The $1,000 Barbecue Grill

You should charge more for whatever you sell. And you should be unapologetic about it.

That's true for probably 80% of the students and clients I deal with, and for 90% or more of businesses I encounter along life's way.

“But Ray, my business is different.”


If I've heard it once, I've heard it a thousand times from clients and students in some variant form: “I can't charge a high price for my product, and I can't use direct marketing or info-marketing techniques, because my product is different. It's a commodity. It's physical, it's not an info-product. I have a lot of competition. Blah, blah, blah…”


I learned a long time ago (from Dan Kennedy) — your business is not different.

If you feel you can't charge a premium for whatever it is you sell, you have failed to differentiate your offering… you have failed to show the value of your widget/idea/service over your competitor(s)… and you have perhaps simply failed to have the backbone to say, “This is how much it costs.”

Case in point: The Big Green Egg grill.

The company that makes this thing is not a client of mine, but they exhibit the qualities I look for and do my best to instill in my clients: a committment to good marketing, to having a premium product, to charging a premium price, to selling to a base of fantatical customers, and to using good info-marketing and direct marketing techniques to support said practices.

They sell barbecue grills for $1,000.

That's not a typo.

In a world where you can buy a grill for $9 at the drug store, or $30 at Target, these guys sell grills for anywhere from $350 at the “cheap” end to more than $1,000 at the high end. And they have plenty of add-ons and upsells too.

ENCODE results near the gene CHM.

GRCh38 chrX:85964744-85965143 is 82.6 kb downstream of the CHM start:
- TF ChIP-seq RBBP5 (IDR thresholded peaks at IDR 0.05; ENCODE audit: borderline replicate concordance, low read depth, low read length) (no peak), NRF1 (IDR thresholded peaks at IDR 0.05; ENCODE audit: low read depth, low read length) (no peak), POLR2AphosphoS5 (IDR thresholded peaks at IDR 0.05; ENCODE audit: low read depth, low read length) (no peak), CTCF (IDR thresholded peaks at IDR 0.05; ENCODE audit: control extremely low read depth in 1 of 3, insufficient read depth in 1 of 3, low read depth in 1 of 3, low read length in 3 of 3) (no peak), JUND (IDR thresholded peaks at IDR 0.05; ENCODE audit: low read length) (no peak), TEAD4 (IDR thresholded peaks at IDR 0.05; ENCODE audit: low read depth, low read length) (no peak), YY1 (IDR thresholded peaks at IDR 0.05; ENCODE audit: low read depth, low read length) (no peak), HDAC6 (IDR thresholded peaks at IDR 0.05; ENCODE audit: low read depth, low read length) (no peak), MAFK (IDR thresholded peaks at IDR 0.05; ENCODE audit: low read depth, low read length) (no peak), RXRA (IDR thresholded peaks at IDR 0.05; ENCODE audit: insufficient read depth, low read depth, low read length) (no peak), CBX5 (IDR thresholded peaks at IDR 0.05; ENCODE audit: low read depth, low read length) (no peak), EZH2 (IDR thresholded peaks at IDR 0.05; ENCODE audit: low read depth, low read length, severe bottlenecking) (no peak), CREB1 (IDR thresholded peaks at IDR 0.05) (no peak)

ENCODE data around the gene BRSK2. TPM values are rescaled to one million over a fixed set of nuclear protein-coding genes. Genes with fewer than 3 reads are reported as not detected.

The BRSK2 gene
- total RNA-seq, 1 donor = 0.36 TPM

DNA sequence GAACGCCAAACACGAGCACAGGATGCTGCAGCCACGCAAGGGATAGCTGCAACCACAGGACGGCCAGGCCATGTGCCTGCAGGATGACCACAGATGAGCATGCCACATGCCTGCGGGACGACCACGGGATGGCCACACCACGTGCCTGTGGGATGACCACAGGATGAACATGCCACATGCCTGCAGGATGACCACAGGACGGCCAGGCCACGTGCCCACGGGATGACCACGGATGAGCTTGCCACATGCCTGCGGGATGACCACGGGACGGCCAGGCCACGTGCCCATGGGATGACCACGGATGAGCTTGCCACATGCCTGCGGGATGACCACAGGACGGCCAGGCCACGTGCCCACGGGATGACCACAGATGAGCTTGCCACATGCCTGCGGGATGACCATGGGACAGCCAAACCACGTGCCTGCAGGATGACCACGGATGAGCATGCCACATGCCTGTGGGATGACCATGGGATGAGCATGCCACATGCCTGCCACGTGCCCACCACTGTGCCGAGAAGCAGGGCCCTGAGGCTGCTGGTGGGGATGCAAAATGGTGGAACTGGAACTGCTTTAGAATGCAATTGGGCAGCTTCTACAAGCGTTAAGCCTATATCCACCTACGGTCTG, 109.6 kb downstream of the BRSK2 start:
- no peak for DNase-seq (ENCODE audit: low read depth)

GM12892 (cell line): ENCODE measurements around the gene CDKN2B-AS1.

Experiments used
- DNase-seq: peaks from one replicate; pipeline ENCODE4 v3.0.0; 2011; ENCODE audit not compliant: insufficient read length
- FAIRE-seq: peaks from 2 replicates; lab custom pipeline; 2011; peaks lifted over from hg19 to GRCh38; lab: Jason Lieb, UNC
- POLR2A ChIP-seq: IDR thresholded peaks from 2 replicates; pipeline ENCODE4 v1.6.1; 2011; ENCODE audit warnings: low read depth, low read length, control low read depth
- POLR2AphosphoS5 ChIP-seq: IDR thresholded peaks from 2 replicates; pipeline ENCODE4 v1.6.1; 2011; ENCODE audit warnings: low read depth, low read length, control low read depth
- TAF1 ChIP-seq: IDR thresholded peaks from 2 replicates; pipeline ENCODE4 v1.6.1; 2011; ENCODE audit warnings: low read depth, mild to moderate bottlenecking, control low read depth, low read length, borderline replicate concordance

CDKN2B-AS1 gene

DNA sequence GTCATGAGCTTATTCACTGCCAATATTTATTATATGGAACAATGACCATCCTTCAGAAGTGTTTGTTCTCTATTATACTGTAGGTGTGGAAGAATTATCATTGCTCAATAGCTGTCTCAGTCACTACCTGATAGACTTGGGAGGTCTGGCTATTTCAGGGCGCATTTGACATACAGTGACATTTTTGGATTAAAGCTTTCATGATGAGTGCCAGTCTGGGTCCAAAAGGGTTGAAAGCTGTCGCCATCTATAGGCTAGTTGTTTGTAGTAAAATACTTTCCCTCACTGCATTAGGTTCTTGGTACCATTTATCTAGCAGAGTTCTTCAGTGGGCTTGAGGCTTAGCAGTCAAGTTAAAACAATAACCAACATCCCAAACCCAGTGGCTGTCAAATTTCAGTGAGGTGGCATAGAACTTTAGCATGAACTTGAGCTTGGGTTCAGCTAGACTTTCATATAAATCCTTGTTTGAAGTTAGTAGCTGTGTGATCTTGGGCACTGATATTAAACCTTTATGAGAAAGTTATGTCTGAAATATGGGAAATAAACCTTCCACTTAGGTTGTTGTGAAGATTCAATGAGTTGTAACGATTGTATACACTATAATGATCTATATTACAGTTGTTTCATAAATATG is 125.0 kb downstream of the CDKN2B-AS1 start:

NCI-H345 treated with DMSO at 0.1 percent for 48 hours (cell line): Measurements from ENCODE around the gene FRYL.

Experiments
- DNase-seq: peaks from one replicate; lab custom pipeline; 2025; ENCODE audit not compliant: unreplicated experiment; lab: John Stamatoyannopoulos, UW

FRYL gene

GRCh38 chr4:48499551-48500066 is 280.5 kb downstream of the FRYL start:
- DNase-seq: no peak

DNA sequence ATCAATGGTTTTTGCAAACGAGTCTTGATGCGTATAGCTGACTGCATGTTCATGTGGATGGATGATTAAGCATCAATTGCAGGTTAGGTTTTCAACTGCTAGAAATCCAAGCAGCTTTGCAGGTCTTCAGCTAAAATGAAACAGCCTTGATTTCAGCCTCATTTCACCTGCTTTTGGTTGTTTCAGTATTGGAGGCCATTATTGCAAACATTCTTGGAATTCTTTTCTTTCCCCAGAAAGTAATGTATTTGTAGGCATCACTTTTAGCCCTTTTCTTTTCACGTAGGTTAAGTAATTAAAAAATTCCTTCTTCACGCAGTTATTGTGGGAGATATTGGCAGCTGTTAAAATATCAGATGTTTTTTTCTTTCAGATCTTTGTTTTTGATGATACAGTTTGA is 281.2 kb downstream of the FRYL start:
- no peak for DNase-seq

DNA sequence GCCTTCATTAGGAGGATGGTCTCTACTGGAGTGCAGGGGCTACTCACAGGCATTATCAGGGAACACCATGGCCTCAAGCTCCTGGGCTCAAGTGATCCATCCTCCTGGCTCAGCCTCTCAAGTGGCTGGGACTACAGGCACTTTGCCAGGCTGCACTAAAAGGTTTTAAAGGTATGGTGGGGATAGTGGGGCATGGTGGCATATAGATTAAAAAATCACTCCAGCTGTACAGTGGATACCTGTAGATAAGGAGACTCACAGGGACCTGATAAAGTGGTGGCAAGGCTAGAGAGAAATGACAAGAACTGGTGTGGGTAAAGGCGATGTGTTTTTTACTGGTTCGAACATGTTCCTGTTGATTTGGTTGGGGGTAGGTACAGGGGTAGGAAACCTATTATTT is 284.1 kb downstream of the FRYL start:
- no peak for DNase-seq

You could learn a lot from the Big Green Egg guys.

Worth studying and thinking about how to use the same ideas, techniques and approaches in your business – no matter what you sell.

Because, despite what you may think… your business is not different.

Ray Edwards is a world-renowned copywriter and communications strategist, writing for some of the most powerful voices in leadership and business including New York Times bestselling authors Jack Canfield and Mark Victor Hansen (Chicken Soup for the Soul) and Tony Robbins. Ray is a sought-after speaker and author, hosts a popular weekly podcast, and blogs at

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  • Spot on, Ray.

    I've found that by charging less people also treat you accordingly. When you charge more people automatically assume you've got more to give and value you.

    • No doubt about it – the buyers of cheap are usually the “problem children” – thanks for that reminder.

  • Molindasue

    I am convinced! The price of my little house just went up! Your illustration is so timely, as we just went shopping for a smoker and I was blown away with the price at Ranch & Home! Something about a high price that makes you take a second look to evaluate the product. From experience I can validate your post. I can be convinced of the value and sell the grill because it belongs to someone else. The challenge for me is Believing in My product and the benefit a consumer will get from it! How about a coaching session for Belief?

    • Good chance we will cover the subject of confidence/belief/faith soon – thanks for the comments!

  • Mikael

    Very cool case in point. I never new that you could sell something like that at such a high price.


    • I hope that insight ends up putting some profit into your pocket!